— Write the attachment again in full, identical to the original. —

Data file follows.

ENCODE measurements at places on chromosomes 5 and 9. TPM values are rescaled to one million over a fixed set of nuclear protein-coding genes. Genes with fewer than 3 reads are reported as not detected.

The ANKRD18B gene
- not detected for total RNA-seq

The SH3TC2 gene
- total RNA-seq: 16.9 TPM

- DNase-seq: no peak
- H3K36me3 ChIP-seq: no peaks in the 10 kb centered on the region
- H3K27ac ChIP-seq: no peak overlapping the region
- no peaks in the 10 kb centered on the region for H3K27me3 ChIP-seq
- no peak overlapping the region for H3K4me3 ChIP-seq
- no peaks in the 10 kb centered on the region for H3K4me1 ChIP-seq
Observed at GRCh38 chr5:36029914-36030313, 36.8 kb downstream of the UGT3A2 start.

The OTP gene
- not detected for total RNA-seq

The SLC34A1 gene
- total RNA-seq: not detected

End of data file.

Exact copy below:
ENCODE measurements at places on chromosomes 5 and 9. TPM values are rescaled to one million over a fixed set of nuclear protein-coding genes. Genes with fewer than 3 reads are reported as not detected.

The ANKRD18B gene
- not detected for total RNA-seq

The SH3TC2 gene
- total RNA-seq: 16.9 TPM

- DNase-seq: no peak
- H3K36me3 ChIP-seq: no peaks in the 10 kb centered on the region
- H3K27ac ChIP-seq: no peak overlapping the region
- no peaks in the 10 kb centered on the region for H3K27me3 ChIP-seq
- no peak overlapping the region for H3K4me3 ChIP-seq
- no peaks in the 10 kb centered on the region for H3K4me1 ChIP-seq
Observed at GRCh38 chr5:36029914-36030313, 36.8 kb downstream of the UGT3A2 start.

The OTP gene
- not detected for total RNA-seq

The SLC34A1 gene
- total RNA-seq: not detected